October 31, 2016 mcfadyena

Gene Therapy: Donations and Dreams

wvhigh201617-copyweb-versionThe Hunter Syndrome Research Coalition (the result of our MPS II family banding all our organizations together to fund research) recently donated $200,000 to support the next phase of Dr. McCarty and Dr. Fu’s MPS II gene therapy work.
We are incredibly thankful to our donors – friends, families, and even strangers, from little children, siblings, parents, to grandparents, who make our work possible.
The next steps of fundraising and research funding will require even more concerted efforts – over $2 million is needed to bring the research to a full human clinical trial. We will be reaching out soon to gather support for our future efforts. Thank you so much for your donations and efforts so far to help save this generation of boys with Hunter Syndrome!
Below is our press release:
Parent led-fundraising efforts have donated over $500,000 to treat the rare disease Hunter Syndrome (MPS II)
Vancouver, British Columbia – Over the past three years, parent-led efforts have raised half a million dollars to support gene therapy research at Nationwide Children’s Hospital (Columbus, Ohio) to treat the ultra-rare disease Hunter Syndrome (also known as Mucopolysaccharidosis or MPS II). This month alone, Vancouver, Toronto and Montreal based MPS II Research Fund, along with Nashville-based Saving Case & Friends, Ohio-based Help Extinguish Hunter Syndrome, and Texas-based Hunter Syndrome Foundation collectively donated $200,000 to bring the research closer to a human clinical trial.
Together with several other parent-led fundraising efforts – Caring for Carter, Ryan Our Lion, and Hope 4 Hunter, these foundations have supported this research, led by Douglas McCarty, Ph.D. and Haiyan Fu, Ph.D. of Nationwide, for several years.
Hunter Syndrome is a rare, genetic condition that affects approximately 2,000 patients worldwide, almost exclusively young boys. Patients are missing an enzyme, resulting in the accumulation of cellular waste throughout the body. Babies develop normally for the first few years, then begin to experience progressive symptoms like stiff joints, enlarged liver and spleen, behavioral problems, constant ear infections and runny nose, and heart valve complications. The average life span for someone with the most common, severe form of the disease is in the early teens.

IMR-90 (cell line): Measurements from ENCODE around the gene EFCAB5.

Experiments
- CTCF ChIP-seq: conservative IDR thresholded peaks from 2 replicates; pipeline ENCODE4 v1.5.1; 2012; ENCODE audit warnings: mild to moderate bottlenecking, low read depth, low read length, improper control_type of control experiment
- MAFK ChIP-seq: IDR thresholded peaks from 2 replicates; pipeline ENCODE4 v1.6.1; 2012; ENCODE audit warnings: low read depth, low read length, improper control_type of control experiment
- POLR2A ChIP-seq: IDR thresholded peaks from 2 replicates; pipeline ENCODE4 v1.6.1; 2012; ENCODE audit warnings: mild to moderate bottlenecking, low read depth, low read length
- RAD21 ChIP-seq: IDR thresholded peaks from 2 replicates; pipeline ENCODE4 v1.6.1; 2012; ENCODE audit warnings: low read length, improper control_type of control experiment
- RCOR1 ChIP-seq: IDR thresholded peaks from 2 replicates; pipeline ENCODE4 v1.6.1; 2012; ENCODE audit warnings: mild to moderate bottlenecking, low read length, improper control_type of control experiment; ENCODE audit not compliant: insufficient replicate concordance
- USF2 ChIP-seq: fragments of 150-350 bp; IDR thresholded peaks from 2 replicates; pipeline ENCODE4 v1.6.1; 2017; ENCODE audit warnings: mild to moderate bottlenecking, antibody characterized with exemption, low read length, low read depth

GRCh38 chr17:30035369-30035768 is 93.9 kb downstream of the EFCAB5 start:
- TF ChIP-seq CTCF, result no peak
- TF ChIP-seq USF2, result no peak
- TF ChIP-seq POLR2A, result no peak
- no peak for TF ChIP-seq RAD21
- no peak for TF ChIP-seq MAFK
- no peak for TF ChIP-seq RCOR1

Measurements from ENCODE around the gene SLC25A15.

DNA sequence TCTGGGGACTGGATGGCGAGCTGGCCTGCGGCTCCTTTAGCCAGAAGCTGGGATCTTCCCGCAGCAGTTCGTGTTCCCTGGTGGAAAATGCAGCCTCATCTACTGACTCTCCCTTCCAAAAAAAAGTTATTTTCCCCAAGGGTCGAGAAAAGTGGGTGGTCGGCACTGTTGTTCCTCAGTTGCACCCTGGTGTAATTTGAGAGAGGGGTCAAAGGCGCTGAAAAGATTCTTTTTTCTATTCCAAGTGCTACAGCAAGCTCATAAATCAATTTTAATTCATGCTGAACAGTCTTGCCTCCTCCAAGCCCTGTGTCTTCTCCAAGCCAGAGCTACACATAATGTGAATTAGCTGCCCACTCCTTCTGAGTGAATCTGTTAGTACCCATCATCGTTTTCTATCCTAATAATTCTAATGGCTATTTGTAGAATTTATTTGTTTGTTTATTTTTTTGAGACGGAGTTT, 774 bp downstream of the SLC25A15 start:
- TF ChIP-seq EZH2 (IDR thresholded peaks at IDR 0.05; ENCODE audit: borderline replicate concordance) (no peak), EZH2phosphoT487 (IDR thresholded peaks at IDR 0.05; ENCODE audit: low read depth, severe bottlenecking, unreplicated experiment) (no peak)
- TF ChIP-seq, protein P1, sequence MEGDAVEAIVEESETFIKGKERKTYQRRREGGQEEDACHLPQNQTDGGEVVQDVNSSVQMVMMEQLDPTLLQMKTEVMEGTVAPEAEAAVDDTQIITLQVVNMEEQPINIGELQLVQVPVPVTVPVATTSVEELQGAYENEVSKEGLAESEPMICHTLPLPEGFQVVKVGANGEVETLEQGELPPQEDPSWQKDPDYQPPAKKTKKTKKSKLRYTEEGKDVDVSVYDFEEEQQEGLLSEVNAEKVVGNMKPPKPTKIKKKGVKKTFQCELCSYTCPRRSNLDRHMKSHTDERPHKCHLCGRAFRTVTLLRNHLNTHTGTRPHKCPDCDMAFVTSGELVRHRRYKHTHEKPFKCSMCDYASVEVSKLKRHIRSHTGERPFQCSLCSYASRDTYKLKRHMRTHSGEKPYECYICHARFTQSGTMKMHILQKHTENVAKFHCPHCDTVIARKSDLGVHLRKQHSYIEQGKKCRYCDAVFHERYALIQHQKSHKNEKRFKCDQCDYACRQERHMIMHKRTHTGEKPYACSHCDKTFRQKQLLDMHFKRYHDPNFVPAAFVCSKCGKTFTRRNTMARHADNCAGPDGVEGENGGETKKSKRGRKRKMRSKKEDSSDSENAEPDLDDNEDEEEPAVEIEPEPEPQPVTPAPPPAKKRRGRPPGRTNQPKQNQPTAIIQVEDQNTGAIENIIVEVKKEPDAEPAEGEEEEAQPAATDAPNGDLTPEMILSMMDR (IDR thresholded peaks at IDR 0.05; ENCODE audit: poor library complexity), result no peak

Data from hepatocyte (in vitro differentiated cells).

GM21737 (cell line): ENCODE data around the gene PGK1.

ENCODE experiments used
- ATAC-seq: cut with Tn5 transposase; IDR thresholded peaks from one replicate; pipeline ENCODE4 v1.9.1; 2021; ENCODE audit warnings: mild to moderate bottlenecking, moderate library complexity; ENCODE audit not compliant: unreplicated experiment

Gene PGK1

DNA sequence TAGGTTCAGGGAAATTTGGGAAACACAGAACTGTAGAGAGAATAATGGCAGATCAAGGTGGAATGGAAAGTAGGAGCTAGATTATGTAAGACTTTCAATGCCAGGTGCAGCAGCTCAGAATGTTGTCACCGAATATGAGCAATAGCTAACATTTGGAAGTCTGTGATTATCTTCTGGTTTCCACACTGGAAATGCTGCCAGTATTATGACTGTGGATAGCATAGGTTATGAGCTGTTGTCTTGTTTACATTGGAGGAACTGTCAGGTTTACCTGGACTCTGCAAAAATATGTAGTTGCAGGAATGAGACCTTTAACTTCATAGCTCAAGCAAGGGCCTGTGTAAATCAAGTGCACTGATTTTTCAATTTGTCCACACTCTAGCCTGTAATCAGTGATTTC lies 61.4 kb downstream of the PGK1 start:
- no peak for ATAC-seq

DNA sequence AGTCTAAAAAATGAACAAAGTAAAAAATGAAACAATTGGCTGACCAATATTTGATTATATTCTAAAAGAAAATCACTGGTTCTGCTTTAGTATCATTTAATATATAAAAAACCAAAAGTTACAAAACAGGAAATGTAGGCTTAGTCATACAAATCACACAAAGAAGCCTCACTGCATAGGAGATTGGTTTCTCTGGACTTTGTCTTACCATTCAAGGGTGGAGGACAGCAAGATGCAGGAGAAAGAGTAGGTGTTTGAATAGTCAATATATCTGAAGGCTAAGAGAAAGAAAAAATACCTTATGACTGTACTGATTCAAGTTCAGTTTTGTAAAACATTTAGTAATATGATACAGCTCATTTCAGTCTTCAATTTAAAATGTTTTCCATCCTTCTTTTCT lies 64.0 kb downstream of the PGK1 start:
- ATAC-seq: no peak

There is no cure for the disease, although once diagnosed, patients can begin receiving a weekly infusion of an enzyme replacement therapy. This medication, Elaprase, is one of the most expensive in the world, often $400,000 or more per patient, per year, and only stabilizes some of the physical symptoms of the disease. Because it does not cross the blood-brain-barrier, it does nothing to prevent the progressive brain damage that occurs in most children affected by the disease.
Dr. McCarty notes, “This gene therapy for MPS II is the result of more than a decade of collaborative research efforts of the research team here at Nationwide and Dr. Joseph Muenzer [of the University of North Carolina, Chapel Hill], with support from MPS II patient family foundations. This gene therapy approach targets the root cause of MPS II by delivering the correct gene using a vector that can cross the blood-brain-barrier. Our preclinical data have shown great promise with lifelong benefits in MPS II mice after a single intravenous injection. We believe that we are well positioned to move forward towards a Phase 1/2 clinical trial in patients with MPS II.”
To raise funds, the foundations organized local fundraisers and also promoted an award-winning online campaign called Project Alive (ProjectAlive.org). The campaign received a Telly Award for its powerful and emotional video and an Honorable Mention for its song “Alive,” written by a parent of a child with Hunter Syndrome, from the International Songwriting Competition.
About The MPS II Research Fund
Started in 2004, the MPS II Research Fund is a leading Hunter Syndrome research and advocacy organization within The Isaac Foundation, raising awareness of Hunter Syndrome globally, funding curative research for the disease, and advocating for patients and families affected by Hunter Syndrome. For more information, visit www.treypurcell.com or www.theisaacfoundation.com.
TAGS: clinical trials, pharmaceutical industry, drug development, patients, rare disease
Note: The photo above is Trey’s first ever school picture (he’s been home schooled until now) at West Van High!!


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